Tuesday, 9 July 2013

A fitting tribute to a man of wonderful song

I PUT MY head outside the door of St. Joseph’s Basilica Monday just after 3 p.m after attending the funeral for Paul Lorieau. It was raining hard, and then there was a tremendous roar of thunder from the heavens, giving us a good sign: Paul had just cleared his throat before starting to sing one of his favorite songs for a performance in heaven. 

Paul was perhaps best known for singing the national anthems at Edmonton Oiler games, and it was evident Monday: several people in the jammed-packed church had Oiler jerseys. I could see how Paul touched so many lives: hockey fans, politicians such as former speaker of the Alberta legislature Ken Kowalski who said he always looked forward to Paul singing O’Canada when the house was sitting, and members of the media who always got a hearty hello from Paul in the press box.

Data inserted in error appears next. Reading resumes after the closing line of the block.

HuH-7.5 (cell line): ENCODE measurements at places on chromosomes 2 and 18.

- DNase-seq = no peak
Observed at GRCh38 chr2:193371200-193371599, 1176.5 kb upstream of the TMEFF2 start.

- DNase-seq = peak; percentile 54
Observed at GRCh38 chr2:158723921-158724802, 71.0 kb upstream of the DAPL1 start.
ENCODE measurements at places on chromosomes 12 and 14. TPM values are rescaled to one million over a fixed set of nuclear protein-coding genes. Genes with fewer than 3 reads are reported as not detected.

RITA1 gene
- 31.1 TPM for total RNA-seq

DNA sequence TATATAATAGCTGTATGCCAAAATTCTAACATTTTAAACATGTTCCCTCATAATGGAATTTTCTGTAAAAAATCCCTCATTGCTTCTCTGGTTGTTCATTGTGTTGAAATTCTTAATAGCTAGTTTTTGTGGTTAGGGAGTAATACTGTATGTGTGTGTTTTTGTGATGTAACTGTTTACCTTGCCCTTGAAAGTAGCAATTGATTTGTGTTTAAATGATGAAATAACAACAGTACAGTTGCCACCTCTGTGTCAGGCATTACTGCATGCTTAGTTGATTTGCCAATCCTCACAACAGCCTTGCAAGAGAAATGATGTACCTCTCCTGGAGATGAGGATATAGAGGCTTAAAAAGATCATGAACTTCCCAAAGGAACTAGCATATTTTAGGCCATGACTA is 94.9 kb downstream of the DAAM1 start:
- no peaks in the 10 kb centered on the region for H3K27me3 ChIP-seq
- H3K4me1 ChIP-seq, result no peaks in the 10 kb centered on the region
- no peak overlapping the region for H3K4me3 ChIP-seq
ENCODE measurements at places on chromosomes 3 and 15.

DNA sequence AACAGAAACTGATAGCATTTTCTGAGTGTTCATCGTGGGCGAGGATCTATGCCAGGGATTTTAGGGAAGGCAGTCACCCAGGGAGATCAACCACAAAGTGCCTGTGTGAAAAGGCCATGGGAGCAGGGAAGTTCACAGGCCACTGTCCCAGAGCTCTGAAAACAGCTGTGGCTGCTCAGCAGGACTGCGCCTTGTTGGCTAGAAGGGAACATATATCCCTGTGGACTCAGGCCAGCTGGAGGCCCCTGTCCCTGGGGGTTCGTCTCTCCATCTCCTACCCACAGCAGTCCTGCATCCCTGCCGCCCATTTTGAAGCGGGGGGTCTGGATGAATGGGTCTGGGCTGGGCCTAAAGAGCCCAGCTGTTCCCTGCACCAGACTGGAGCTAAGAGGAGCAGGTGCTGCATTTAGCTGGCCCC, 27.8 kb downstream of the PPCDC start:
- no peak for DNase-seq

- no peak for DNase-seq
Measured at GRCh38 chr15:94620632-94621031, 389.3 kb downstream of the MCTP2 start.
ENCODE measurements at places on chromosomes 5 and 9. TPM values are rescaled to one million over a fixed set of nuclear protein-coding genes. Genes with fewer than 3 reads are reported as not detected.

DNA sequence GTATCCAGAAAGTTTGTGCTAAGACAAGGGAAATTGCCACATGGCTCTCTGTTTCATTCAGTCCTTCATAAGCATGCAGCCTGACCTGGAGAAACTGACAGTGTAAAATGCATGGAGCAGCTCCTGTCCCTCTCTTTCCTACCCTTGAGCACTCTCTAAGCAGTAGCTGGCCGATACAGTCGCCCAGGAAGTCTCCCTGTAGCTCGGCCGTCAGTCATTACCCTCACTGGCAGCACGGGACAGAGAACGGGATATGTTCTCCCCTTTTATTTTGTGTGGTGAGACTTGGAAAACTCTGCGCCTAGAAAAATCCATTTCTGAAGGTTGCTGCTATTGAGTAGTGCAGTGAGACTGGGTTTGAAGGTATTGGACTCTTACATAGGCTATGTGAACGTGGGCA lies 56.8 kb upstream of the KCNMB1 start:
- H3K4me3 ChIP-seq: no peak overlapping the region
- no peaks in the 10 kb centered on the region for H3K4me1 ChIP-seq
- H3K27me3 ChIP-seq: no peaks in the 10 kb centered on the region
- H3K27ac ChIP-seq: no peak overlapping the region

He left us far too young at 71 when cancer took him. But the stories shared at his funeral echoed the wonderful, caring man he was who, until two weeks before his death, delivered food to Hope Mission. He was also a very committed family man. And, of course, there was music — beautiful music — from his family members in the choir and the spine-tingling piano playing from Henri Lorieau. In the end, we sang O’Canada at the end of the service without instruments, a most fitting tribute. You taught us well, my friend; you taught us well. 

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